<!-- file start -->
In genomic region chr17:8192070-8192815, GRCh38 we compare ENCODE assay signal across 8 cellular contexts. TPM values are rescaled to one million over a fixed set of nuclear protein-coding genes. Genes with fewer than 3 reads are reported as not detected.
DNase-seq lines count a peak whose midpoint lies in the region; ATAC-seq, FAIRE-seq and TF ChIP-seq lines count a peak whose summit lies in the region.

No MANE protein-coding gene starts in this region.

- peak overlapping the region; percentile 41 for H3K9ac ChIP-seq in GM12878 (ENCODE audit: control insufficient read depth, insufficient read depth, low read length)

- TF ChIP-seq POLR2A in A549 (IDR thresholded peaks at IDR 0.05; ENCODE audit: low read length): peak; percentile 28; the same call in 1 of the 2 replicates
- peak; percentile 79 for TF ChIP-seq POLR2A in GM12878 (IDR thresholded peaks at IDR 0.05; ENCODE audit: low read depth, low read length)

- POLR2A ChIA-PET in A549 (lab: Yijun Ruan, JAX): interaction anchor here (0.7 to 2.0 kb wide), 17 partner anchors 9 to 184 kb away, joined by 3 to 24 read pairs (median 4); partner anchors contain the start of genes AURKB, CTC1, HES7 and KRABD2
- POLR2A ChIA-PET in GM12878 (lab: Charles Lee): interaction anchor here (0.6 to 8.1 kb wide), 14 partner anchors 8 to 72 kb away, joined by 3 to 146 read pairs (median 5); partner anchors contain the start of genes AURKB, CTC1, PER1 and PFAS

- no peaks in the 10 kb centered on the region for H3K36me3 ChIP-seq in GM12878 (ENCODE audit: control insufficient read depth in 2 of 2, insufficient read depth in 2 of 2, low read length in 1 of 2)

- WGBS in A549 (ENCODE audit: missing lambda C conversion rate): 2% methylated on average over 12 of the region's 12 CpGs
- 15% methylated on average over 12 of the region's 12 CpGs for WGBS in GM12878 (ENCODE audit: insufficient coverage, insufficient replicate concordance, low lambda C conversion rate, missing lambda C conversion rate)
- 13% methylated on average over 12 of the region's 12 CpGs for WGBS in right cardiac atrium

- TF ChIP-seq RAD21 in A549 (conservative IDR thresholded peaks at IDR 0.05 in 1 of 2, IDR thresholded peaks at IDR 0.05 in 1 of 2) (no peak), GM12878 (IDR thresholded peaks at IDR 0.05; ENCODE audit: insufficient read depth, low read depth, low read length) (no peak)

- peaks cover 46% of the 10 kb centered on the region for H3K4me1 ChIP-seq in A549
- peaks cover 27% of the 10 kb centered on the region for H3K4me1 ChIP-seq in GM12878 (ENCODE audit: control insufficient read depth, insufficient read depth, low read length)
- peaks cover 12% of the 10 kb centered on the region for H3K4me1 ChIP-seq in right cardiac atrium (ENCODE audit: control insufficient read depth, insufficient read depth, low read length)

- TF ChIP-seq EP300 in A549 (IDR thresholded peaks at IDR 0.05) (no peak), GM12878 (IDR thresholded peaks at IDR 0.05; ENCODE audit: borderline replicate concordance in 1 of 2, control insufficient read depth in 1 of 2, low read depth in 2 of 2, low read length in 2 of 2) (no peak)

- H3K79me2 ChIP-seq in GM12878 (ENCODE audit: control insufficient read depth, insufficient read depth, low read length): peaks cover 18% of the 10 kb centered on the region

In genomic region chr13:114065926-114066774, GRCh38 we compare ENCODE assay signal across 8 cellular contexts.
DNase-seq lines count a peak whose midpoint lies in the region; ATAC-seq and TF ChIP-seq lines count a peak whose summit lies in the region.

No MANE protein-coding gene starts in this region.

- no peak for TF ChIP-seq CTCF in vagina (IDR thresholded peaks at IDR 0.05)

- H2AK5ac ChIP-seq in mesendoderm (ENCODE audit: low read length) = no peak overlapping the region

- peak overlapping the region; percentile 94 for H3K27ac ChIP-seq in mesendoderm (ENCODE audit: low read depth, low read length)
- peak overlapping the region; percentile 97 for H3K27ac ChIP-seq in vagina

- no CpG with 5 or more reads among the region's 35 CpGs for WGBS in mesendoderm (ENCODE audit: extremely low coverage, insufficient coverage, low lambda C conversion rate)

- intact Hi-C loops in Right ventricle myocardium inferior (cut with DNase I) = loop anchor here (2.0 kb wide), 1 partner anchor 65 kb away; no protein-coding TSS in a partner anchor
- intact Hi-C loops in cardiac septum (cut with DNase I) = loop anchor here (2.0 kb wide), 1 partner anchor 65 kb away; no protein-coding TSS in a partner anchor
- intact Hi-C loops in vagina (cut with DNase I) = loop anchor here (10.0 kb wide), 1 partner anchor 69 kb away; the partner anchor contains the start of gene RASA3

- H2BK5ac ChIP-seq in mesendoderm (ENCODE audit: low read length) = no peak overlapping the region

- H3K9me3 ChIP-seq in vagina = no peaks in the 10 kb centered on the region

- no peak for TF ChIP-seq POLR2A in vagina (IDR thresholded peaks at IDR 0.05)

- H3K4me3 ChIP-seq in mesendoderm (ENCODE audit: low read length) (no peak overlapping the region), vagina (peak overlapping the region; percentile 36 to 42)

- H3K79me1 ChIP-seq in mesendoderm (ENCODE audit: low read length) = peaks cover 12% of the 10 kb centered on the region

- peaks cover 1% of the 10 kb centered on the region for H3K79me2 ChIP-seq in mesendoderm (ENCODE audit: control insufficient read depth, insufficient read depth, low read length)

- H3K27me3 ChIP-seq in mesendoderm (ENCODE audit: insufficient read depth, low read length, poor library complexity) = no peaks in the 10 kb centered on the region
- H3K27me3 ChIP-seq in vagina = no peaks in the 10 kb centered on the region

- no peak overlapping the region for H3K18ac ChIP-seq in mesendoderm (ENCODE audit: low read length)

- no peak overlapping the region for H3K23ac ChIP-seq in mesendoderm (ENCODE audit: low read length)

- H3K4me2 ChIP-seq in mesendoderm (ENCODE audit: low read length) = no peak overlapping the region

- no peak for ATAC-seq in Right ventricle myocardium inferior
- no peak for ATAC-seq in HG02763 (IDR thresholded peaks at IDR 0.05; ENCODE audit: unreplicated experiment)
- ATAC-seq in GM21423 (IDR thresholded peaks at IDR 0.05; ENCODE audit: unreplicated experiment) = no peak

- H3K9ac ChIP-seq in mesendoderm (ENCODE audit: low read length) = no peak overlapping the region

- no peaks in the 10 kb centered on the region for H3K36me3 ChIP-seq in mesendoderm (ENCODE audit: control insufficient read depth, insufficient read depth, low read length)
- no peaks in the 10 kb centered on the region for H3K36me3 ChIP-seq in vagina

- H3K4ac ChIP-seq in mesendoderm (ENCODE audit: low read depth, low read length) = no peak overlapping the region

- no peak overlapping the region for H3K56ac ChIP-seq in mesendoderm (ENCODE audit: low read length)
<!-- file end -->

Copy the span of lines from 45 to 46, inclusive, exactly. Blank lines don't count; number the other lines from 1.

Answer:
- no peaks in the 10 kb centered on the region for H3K36me3 ChIP-seq in mesendoderm (ENCODE audit: control insufficient read depth, insufficient read depth, low read length)
- no peaks in the 10 kb centered on the region for H3K36me3 ChIP-seq in vagina